Criminal indictments and SEC action have been announced against Kozlowski and Swartz. Both men are currently free on bail even though the Manhattan DA’s office argued that the $10 million Kozlowski’s wife put up for bail and the $5 in Tyco stock used by Swartz was tainted money they stole from Tyco.

Even though a grand jury was investigating Swartz, he received a $45 million severance package from Tyco, which remains in effect even if he is convicted of a felony. Kozlowski’s severance package is potentially worth $100 million. 

No action is planned on companies moving overseas to avoid taxes, but retaining full rights and government contracts.

WorldCom (now MCI)

Telecommunications giant announced a series of restatements totaling about $9 billion so far, and it displaced Enron as the largest bankruptcy filing in US history. The stock price fell from a high of $64 to $0.09, reducing their total value from $120 billion to about 4400 million; 17,000 employees have been laid off. 

NY state pension plan lost $300 million because of WorldCom investments.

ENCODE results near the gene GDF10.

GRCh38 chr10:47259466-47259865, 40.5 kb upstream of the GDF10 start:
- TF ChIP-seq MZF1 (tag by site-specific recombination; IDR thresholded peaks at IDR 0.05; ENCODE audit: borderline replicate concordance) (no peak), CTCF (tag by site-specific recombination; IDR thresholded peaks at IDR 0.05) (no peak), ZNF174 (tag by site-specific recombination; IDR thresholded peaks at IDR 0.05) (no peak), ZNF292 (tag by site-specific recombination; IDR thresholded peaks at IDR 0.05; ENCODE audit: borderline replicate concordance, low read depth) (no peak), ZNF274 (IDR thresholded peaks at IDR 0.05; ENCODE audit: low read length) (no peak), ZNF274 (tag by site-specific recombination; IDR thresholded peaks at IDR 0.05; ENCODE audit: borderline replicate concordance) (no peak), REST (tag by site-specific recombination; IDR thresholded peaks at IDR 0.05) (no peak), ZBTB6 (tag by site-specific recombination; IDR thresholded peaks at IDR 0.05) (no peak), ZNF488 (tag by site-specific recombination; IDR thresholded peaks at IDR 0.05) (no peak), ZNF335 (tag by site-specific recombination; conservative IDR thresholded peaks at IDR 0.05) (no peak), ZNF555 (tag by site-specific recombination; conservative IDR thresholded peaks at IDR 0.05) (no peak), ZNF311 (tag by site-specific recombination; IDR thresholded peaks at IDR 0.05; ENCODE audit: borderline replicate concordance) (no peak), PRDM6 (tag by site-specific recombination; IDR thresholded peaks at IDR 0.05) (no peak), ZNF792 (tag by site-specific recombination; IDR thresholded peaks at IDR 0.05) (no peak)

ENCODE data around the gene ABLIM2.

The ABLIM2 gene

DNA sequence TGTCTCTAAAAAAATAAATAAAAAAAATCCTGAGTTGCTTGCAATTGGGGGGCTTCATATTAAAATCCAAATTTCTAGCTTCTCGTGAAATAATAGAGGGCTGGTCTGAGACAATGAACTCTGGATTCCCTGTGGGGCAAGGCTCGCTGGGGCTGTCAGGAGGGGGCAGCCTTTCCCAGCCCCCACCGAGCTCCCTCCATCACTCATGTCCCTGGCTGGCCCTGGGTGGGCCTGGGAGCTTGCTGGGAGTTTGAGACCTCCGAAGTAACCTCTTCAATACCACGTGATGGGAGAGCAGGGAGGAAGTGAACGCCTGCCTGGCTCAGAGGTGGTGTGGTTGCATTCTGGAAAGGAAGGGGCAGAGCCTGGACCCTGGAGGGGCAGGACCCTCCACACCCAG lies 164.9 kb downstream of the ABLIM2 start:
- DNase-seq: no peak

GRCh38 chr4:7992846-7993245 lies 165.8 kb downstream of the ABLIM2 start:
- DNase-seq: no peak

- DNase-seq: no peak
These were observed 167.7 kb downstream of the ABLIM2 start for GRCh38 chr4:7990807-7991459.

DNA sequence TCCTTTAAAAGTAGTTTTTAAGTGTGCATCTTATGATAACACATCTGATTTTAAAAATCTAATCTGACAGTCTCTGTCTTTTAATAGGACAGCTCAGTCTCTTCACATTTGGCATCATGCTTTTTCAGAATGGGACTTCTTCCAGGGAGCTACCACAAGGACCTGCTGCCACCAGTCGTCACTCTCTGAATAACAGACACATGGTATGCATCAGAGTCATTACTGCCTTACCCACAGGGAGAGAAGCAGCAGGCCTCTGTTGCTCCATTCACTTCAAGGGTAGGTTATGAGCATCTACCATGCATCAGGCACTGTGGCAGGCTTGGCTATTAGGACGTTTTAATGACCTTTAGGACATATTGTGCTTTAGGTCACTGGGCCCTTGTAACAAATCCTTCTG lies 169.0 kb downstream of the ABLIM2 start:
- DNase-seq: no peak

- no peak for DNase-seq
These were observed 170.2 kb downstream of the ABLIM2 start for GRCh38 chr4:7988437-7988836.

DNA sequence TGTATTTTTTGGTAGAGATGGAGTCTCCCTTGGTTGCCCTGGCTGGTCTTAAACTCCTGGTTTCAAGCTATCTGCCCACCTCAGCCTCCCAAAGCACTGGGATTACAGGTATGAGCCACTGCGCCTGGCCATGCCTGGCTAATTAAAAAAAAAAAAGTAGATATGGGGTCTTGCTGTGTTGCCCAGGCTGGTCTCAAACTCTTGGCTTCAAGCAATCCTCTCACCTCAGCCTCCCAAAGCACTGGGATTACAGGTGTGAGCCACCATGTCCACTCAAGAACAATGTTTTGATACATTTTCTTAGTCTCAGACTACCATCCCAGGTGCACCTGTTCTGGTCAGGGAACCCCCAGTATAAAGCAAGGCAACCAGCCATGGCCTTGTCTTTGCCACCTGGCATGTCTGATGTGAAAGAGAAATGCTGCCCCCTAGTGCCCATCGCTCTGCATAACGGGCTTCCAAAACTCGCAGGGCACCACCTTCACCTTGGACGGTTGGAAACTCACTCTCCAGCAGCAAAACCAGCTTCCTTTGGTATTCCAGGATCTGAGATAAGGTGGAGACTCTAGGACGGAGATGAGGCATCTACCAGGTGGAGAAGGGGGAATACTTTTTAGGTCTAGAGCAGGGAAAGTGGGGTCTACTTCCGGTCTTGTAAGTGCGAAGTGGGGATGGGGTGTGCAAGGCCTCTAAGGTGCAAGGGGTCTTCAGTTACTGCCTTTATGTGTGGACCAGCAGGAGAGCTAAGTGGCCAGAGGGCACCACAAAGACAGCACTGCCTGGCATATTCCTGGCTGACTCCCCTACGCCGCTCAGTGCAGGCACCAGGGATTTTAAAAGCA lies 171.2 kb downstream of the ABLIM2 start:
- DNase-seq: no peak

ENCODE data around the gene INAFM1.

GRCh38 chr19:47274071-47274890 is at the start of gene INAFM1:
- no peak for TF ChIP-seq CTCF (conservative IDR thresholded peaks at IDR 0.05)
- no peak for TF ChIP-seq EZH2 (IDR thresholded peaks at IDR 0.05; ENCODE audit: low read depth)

NEW: The Justice Department is investigating allegations that WorldCom Inc. improperly rerouted long-distance calls in the United States and Canada to evade paying hundreds of millions, if not billions, of dollars in access fees to other phone companies, sources said yesterday. U.S. Probes WorldCom On Evading Access Fees (Washington Post July 27, 2003; Page A01)

Deputy Attorney General Thompson said CFO Scott Sullivan and Controller David Myers “systematically flouted rules of accounting and lied outright to investors to perpetuate the false image that WorldCom was succeeding.” In response to overbuilding and excess capacity in telecommunications, business was deteriorating, and executives put pressure on numerous others to, in Myer’s words, engage in accounting adjustments for which “there was no justification or documentation and were not in accordance with generally accepted accounting principles." WorldCom executives pressured whistleblowers to remain quiet and Myers warned employees who had questions not to discuss their concerns with outside auditors.